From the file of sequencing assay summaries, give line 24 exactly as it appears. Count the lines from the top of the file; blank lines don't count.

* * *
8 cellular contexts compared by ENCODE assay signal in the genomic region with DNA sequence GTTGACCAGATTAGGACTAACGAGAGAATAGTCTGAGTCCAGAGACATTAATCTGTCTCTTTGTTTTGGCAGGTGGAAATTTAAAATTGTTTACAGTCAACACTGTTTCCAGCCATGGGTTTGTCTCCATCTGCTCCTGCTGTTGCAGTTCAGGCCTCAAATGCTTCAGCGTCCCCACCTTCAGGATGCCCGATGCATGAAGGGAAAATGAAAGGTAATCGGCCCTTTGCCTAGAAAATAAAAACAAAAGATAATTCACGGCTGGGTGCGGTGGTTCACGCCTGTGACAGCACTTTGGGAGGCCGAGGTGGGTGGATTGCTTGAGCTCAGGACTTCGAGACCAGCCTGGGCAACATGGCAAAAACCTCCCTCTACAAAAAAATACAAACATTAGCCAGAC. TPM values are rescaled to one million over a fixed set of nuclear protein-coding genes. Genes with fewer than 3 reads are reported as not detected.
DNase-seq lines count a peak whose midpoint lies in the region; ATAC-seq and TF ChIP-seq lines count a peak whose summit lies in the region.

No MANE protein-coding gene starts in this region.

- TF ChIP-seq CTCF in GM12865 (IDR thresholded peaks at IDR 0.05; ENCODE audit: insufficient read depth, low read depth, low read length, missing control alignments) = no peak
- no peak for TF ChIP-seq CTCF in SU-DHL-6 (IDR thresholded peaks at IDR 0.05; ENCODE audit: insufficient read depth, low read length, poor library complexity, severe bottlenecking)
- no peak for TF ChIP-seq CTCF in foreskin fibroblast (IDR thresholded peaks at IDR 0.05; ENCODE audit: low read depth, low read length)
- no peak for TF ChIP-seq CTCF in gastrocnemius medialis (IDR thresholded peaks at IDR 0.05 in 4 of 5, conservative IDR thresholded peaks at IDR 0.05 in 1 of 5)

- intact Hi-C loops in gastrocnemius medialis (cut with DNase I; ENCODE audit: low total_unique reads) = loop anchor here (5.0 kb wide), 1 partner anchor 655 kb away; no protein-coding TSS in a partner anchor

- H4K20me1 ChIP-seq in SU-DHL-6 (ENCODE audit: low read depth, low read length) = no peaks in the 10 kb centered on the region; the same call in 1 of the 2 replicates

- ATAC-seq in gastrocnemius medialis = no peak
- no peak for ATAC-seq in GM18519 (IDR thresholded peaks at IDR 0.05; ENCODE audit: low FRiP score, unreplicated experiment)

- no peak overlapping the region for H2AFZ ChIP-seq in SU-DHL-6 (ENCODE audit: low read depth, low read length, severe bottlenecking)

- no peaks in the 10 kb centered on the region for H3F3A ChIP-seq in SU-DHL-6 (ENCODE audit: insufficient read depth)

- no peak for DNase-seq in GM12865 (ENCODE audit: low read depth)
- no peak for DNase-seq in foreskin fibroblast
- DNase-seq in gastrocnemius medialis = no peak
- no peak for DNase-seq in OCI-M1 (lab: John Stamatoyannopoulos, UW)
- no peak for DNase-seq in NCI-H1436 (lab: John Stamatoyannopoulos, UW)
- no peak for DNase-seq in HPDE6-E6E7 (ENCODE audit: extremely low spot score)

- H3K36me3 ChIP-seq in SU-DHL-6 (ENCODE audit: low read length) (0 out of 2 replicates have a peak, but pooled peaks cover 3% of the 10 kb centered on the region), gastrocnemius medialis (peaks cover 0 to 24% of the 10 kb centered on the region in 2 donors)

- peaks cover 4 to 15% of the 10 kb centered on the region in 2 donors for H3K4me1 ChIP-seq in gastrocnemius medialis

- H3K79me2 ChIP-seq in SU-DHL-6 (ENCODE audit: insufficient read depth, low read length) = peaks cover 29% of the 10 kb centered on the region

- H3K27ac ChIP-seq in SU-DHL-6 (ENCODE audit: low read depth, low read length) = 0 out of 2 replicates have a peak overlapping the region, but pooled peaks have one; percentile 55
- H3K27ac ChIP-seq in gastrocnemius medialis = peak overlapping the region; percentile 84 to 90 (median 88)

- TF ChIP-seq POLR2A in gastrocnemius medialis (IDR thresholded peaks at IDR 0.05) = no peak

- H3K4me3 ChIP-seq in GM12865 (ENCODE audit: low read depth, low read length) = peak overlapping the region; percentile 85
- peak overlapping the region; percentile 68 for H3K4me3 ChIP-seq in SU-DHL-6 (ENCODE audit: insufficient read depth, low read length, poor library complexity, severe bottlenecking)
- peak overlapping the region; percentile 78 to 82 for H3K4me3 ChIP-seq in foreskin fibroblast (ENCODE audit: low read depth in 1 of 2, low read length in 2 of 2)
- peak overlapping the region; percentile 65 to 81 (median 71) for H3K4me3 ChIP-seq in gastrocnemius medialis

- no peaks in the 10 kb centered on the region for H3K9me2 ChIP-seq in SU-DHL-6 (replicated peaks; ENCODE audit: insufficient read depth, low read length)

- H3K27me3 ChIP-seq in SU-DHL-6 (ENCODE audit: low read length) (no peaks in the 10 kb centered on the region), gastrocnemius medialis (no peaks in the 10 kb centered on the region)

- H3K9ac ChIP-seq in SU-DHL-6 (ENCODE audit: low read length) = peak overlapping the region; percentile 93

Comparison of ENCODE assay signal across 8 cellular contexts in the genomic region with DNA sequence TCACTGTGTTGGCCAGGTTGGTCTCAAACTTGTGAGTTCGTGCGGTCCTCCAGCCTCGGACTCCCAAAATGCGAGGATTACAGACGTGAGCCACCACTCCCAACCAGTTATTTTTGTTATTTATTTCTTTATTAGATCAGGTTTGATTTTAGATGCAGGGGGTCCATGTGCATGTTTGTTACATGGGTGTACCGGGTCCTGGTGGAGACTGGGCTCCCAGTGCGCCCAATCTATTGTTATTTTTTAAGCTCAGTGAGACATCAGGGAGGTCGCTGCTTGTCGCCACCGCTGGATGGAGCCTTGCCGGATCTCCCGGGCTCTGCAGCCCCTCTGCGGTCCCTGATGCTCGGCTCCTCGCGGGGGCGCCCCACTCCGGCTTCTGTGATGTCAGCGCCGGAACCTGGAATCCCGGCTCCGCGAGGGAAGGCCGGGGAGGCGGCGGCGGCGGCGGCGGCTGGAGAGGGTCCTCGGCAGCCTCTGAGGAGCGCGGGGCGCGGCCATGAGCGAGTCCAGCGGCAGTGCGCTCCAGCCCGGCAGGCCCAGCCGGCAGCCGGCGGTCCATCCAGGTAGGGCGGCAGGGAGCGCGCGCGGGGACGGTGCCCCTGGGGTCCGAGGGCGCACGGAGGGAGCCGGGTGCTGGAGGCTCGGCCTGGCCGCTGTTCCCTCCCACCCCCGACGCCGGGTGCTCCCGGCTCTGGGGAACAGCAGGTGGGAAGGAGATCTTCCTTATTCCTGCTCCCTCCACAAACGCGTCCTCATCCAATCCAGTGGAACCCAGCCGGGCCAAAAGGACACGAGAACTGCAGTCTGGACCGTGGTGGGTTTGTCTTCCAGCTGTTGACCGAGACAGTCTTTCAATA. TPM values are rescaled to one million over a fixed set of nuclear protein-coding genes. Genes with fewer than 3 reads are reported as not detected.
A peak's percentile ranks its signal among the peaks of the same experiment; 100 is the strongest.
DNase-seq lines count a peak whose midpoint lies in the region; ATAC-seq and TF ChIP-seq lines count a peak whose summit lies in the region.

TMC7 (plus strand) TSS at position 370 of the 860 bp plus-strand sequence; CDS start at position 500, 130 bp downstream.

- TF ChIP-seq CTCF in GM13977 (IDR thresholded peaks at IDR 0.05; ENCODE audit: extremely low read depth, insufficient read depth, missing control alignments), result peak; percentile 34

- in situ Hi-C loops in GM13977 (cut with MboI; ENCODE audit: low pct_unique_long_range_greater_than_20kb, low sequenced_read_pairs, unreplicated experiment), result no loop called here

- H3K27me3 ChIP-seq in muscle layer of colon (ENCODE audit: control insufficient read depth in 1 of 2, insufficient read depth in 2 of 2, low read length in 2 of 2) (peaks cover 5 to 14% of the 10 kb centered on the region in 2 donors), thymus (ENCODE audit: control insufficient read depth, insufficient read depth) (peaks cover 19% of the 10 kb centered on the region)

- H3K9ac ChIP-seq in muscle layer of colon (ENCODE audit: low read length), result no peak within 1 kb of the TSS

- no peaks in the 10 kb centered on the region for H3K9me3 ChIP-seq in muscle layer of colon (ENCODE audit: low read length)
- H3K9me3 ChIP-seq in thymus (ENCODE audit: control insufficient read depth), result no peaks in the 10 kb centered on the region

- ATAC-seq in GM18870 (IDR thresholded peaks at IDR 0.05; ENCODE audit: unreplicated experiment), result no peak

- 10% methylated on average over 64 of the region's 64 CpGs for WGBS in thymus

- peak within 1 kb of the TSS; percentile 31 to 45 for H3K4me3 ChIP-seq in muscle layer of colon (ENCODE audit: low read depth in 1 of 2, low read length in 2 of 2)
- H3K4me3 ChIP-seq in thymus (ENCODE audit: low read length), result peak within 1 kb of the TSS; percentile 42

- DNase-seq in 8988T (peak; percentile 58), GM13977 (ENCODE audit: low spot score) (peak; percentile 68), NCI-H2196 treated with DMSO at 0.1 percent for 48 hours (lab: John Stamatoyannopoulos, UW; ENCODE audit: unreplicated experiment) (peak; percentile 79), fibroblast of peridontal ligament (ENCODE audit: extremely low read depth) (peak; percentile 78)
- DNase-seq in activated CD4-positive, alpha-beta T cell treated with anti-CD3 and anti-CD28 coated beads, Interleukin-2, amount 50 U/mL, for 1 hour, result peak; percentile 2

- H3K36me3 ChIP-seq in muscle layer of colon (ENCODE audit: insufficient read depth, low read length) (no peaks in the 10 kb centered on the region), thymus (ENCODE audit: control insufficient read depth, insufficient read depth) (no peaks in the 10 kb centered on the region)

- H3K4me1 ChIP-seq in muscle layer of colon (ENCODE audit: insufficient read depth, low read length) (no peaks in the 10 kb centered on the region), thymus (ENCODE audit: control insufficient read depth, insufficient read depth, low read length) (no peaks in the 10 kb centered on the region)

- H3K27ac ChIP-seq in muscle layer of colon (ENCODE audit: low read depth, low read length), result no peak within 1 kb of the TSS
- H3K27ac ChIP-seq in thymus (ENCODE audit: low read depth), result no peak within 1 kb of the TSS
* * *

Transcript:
- H3K27ac ChIP-seq in gastrocnemius medialis = peak overlapping the region; percentile 84 to 90 (median 88)